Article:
What safety pros can do to help workers struggling with addiction

Issue needs to be addressed amid pandemic, opioid crisis

What safety pros can do to help workers struggling with addiction

Safety officers, auditors, coaches, mentors – OHS pros are nowadays called upon to wear a variety of hats. This is because our definition of workplace health and safety has expanded to a more holistic view of worker wellbeing. Workers’ needs are wide and varied.

Despite the best intentions, workplaces can create stressors such as heavy work demands, lack of time off, long work hours and even physical hazards which can exacerbate mental health and addiction issues. While mental health awareness is gaining traction in the workplace, this should go hand in hand with a better understanding of addiction.

Between the ongoing opioid crisis in North America and an increase in substance use (and abuse) linked to the pandemic, addiction is likely a key topic that employers need to be aware of and address. However, there is still a huge stigma around addiction, and workers may not feel comfortable asking for help.

“Many workers fear coming forward about their struggle with an addiction will result in them being shamed, appearing as weak or incompetent, or being demoted or fired. This can put a lot of pressure on workers with an addiction to hide their addiction for fear of losing their job or tarnishing their reputation,” says Kinga Burjan, Clinic Director, Virtual Integrated Programming, Trafalgar Addiction Treatment Centres.

Indeed, Burjan explains that there are various life circumstances that can lead to a person using a substance or engaging in addictive behaviour to cope with or numb any underlying pain and/or unaddressed mental health issues. To believe that it is easy to stop an addictive behaviour by sheer willpower alone demonstrates a lack of understanding of the issue at hand.

And addiction can impact a worker’s mental and physical wellbeing. Typically, an addiction can and will exacerbate a person’s mental health issues by increasing things such as isolation, anxiety, irritability or depression. In addition, addiction can exaggerate negative thinking, mood swings such as becoming quick to anger or be more irritable.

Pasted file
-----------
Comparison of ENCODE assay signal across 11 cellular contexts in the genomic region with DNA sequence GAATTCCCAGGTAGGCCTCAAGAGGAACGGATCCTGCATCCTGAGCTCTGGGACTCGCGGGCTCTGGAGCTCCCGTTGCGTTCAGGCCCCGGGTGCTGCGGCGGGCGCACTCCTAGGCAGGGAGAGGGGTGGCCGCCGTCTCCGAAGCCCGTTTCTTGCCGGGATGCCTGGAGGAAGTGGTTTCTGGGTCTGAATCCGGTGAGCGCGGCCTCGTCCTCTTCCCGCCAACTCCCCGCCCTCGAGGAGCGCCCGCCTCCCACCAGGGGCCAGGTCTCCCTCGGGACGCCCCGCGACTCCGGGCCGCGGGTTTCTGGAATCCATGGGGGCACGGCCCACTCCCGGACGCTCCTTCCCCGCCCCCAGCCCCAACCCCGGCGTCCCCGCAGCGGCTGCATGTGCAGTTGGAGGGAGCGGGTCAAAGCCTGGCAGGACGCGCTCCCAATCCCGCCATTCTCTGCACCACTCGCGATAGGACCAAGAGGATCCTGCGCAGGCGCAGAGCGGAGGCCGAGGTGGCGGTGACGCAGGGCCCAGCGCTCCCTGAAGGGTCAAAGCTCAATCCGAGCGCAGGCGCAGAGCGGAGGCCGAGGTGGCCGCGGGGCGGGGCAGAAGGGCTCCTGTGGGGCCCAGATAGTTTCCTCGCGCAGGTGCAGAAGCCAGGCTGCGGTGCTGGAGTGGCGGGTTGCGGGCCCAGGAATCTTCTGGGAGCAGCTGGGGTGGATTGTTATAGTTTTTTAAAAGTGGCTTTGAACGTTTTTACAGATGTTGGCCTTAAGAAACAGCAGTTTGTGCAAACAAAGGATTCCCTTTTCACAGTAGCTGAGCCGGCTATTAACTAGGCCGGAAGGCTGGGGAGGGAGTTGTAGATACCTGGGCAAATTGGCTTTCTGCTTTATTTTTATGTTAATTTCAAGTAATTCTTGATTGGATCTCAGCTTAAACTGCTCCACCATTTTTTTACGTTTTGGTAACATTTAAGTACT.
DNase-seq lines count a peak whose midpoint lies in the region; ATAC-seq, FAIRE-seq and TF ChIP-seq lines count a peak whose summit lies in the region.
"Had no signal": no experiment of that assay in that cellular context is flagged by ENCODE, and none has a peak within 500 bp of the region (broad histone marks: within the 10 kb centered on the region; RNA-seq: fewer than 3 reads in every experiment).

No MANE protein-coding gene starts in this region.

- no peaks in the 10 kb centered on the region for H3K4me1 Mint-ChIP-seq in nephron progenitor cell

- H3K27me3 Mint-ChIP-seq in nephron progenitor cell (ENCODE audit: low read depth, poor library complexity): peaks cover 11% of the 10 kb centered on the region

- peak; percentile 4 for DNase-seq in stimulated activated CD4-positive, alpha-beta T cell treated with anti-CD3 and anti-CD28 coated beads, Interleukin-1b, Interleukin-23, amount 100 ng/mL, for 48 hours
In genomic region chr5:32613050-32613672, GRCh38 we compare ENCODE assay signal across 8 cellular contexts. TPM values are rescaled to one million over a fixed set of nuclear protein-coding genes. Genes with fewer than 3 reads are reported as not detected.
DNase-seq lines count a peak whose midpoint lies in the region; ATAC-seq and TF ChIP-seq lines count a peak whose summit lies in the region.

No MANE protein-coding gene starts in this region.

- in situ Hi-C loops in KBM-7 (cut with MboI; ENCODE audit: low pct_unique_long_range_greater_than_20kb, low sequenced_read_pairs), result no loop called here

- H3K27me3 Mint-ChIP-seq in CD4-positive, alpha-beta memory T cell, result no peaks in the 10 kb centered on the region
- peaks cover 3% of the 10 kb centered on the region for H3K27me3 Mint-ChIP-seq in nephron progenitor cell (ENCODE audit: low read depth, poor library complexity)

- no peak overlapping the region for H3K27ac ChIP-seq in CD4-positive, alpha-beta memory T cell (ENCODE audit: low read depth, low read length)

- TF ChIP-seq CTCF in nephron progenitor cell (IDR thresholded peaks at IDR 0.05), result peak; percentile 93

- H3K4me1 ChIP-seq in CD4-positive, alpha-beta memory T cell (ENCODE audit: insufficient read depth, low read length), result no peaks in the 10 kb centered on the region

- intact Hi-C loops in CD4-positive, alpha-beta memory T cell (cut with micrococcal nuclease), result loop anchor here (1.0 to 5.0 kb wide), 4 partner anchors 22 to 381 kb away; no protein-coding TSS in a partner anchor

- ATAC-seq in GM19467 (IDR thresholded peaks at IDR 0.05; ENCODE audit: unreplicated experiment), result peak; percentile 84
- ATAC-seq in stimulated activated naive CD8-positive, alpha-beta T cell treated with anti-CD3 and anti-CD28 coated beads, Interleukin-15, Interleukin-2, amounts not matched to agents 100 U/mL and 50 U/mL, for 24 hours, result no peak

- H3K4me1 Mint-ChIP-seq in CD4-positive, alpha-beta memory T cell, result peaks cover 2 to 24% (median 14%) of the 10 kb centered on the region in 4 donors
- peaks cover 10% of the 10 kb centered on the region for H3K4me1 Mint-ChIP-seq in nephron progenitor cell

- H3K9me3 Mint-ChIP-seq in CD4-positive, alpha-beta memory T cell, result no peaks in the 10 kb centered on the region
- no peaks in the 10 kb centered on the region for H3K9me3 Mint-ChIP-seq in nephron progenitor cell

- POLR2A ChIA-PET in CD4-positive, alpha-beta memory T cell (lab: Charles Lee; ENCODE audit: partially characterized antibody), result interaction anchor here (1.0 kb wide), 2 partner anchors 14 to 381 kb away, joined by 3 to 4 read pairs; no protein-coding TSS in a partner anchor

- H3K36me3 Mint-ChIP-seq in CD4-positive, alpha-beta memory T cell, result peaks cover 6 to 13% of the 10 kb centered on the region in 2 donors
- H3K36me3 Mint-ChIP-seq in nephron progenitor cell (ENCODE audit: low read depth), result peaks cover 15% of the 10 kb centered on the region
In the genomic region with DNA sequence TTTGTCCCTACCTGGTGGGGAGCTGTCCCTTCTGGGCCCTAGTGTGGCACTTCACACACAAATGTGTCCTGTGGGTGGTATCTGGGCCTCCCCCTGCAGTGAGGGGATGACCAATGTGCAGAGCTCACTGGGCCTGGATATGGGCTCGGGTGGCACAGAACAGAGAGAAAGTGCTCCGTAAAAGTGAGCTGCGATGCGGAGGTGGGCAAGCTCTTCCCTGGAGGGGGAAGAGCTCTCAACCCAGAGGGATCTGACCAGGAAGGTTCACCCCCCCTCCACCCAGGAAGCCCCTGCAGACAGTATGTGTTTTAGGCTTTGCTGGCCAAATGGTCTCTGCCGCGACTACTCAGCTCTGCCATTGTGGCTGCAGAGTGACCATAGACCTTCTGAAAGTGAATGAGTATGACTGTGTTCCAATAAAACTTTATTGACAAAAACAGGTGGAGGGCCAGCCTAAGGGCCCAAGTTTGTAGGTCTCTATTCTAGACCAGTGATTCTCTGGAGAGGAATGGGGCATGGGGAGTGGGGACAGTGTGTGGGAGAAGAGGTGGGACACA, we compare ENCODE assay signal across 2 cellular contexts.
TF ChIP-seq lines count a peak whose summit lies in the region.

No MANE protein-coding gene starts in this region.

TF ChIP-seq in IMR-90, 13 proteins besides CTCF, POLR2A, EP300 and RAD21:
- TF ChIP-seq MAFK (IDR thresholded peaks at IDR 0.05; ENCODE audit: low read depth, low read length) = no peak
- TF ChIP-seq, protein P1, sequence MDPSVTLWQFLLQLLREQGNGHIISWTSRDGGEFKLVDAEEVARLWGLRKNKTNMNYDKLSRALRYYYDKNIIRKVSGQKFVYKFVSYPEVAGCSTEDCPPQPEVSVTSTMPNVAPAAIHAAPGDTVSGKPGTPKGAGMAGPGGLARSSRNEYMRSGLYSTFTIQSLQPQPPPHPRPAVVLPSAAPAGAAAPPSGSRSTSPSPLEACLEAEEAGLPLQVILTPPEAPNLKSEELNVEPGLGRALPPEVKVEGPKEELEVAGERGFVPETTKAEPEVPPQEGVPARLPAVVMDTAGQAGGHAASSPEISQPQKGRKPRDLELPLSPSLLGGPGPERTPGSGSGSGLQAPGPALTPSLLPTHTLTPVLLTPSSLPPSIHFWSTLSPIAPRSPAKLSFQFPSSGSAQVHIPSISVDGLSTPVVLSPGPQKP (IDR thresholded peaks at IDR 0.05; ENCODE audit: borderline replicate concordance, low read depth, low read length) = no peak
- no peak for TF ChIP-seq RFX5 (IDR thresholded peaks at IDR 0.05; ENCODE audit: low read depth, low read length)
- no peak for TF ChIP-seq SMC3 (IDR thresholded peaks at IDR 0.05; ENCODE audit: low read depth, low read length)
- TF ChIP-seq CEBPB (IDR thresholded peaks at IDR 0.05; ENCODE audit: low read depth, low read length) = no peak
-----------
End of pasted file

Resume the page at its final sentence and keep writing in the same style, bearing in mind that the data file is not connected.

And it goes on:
According to 2012 statistics from the Centre for Addiction and Mental Health (CAMH), according to the general population, people with an addiction are up to three times more likely to have a mental health issue.

And there are effects on physical health too. “Addiction will interfere with regular sleep patterns and affect the person physically,” says Burjan. Some physical indicators can include sudden weight gain or loss, lack of care for personal appearance, blood-shot eyes, flushed skin, etc.

However, she says that it is important not to assume that a worker demonstrating these signs necessarily has an addiction. “Some of these signs may be caused by temporary home stress, lack of sleep, or a mental of physical illness; however, you don’t want to avoid having a conversation with the person in case they are struggling with an addiction.”

So what can safety professionals do to help workers struggling with addiction?

“First and foremost, remember that when a worker is struggling with an addiction or mental health issue, treat them as a human being, with respect and dignity.

We all go through ups and downs in life, and the less judgmental you are towards the person, the safer they will feel opening up and accepting support. It’s important for the person to feel that they are still of value to the organization, despite them struggling with an addiction,” says Burjan.

Burjan also points out that providing education about mental health and addiction to an organization’s workers can decrease the stigma and normalize mental health issues and addictions.

“Workers should be educated on the organization’s substance use policies. Workers should clearly know where they can go within their organization to discuss any obstacles that they are encountering during their work due to mental health or addiction issues, or issues at work that may be contributing negatively to their mental health,” says Burjan.

In addition, workers should also know that should they choose to voice their concerns in the workplace, that these concerns will be kept private, and the worker will not be reprimanded for coming forward about their mental health, addiction, or work concerns.

According to a Workplace Mental Health Promotion report in 2022, the office of the Ontario’s Auditor General found there to be a whopping 565 per cent return on investment for making addiction treatment easily accessible for employees. What does this mean? That it is important for organizations to offer appropriate treatment resources (recovery groups, psychotherapy, rehab, etc.) for employees so that workers can “get the help they need and return to work in a healthier and better functioning condition, which long-term positively impacts the organization,” says Burjan.